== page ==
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not be really happy about other kids telling me my DS "has done well today"?

(68 Posts)
DiamondDoris Thu 31-Jan-13 18:16:56

My DS has learning disablities, speech and language problems and asd traits. He's 6, tiny for his age. I know his classmates feel protective towards him but I feel a bit cheesed off when other 6 or 7 year olds think it's their job to judge how well he's done in class. Surely that's the job of the teachers and TAs? He spends 19 hours with the TAs and SEN TAs anyway. The kids don't want to be his friend, he never gets invited to parties or playdates, plays by himself at playtime - he just seems to be molly-coddled by his peers.

DiamondDoris Thu 31-Jan-13 22:10:20

Zavi - he's getting a statement - I think the next step will be a special school.

MissBetseyTrotwood Thu 31-Jan-13 22:10:28

My DS1 is a footie hater too. He 'doesn't like the pushing and shouting and kicking.' He's fanatical about Lego though. Shall we hook them up aldiwhore ? grin

MissBetseyTrotwood Thu 31-Jan-13 22:11:57

X posts OP. Well done on the statement. smile

JamieandtheMagicTorch Thu 31-Jan-13 22:13:48

MisBetsey, and aldi

Yes, Ds1 is also lego, hates football, loves hornby. Can he join? He's a bloody great kid, even though many of his peers don't appreciate him.

Summerblaze Thu 31-Jan-13 22:16:25

Zavi. Have a biscuit.

nailak Thu 31-Jan-13 23:07:03

there is a child in my dd2s nursery with behaviour issues they are 3/4 and when my 2 year old does something wrong dd2 often tells me, dont worry mummy, he is still learning, just like x,

the teacher says the whole class seem to be quite protective of this boy when i mentioned my dd2 was always mentioning him.

Zavi Fri 01-Feb-13 13:35:41

Good luck Diamond.

With specialist teaching, in a setting that is appropriate to your son's specific needs and abilities, I wouldn't be surprised if you see him flourish - including socially.

Mainstream schooling was not designed for children with special needs and, from what i've seen, despite a willingness to be inclusive by offering additional support, often fails them.

I'd be very surprised if your son was excluded/treated differently to the same extent as he is now by his peers in a special school.

elliejjtiny Fri 01-Feb-13 14:00:04

My DS2 has physical disabilities and the other children in his class tend to mother him, I think it's quite sweet. DS1 also tends to mother him at school, including telling DS2's teacher when she isn't looking after DS2 to the standard DS1 thinks is right. I think that's quite swweet as well although I don't think DS2's teacher agrees grin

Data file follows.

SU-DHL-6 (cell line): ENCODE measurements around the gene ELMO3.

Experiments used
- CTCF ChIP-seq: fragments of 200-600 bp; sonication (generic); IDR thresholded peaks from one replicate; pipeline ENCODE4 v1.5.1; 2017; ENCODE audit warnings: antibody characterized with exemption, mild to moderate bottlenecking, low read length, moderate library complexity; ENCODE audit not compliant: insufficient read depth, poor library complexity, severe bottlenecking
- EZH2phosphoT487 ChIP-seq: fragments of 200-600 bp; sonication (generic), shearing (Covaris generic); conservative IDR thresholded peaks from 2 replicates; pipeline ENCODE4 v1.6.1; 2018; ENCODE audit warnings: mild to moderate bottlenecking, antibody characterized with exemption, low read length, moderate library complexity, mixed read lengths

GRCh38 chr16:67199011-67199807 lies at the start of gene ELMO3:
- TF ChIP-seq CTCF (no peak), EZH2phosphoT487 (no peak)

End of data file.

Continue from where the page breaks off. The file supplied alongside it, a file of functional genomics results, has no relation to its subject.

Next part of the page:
FightingForSurvival Fri 01-Feb-13 14:30:25

Aw it's quite sweet really. My worst obeisance a mum who lives near me and she has chats with her son about mine and reports back to me. Wtf lol. I avoid her much as I can!

FightingForSurvival Fri 01-Feb-13 14:31:00

I have no idea what an obeisance is!

mathsconundrum Fri 01-Feb-13 14:36:02

These are the type of children who'd leave someone out but make a big show of taking them to the teacher if they were injured. Small children can be patronising and smug too.

Songbird Fri 01-Feb-13 14:42:48

I can totally understand where you're coming from, but it is quite sweet DiamondDoris. The children haven't necessarily 'made a judgement' about his work and achievements, they might just have been repeating what the teacher said in class.

lougle Fri 01-Feb-13 15:03:40

I wouldn't have phrased it in the way Zavi has, and I would defend every parent's right for a child to be educated in a MS school, but my heart sang when you said Special School is the next step, DiamondDorris!

My DD1 goes to SS. She is 7. She's probably the most able child in her class. She is more able than many in the school who are in higher years, as she has Moderate Learning Difficulties and her school caters from PMLD-MLD.

The truth is, "However, he occupies the same place on the social hierarchy of the classroom as the rest of the children" just isn't true, because his needs and developmental delays place him in a different zone to the other children, no matter what we would like to think.

In Special School, all the children have needs. DD1 has articulation problems, she has general needs. She's continent by day. Someone else at her school may have perfect speech but be incontinent by day.

The bizarre thing, is that all the children are just who they are there. DD1 says 'oh yea, Wobbie uses signs to talk. Tameron uses words....' Children with SN aren't silly, they just know that 'this is the way this is' and the needs are inconsequential to their day.

At SS my child is independently collecting a register from the office and returning to her classroom. The site is secure, they have CCTV - she can't get lost and she can't escape. At MS she would need a TA by her side, because the site isn't secure.

nailak Fri 01-Feb-13 15:06:12

Others experiences are different though. Not all kids do better in special schools.

MrsDeVere Fri 01-Feb-13 15:11:59

Message withdrawn at poster's request.

nailak Fri 01-Feb-13 15:20:03

Why would a ms site not be secure? That is strange!

I have a good friend whose child was in SS, and was not progressing, as soon as he moved to ms within 2 weeks he was reading, socialising, talking etc. she found in SS they met his reluctance to talk by using sign, and didn't really encourage him, did not meet his needs.

MrsDeVere Fri 01-Feb-13 16:10:44

Message withdrawn at poster's request.

MissBetseyTrotwood Fri 01-Feb-13 20:17:26

Ds1 is also lego, hates football, loves hornby. Can he join? He's a bloody great kid, even though many of his peers don't appreciate him.

Yes, let's start a club! smile

kids should be educated together.

And this ^ exactly. And until they are, and it's done properly, the kind of ignorance that makes my DS's life harder than it is already will continue to exist.

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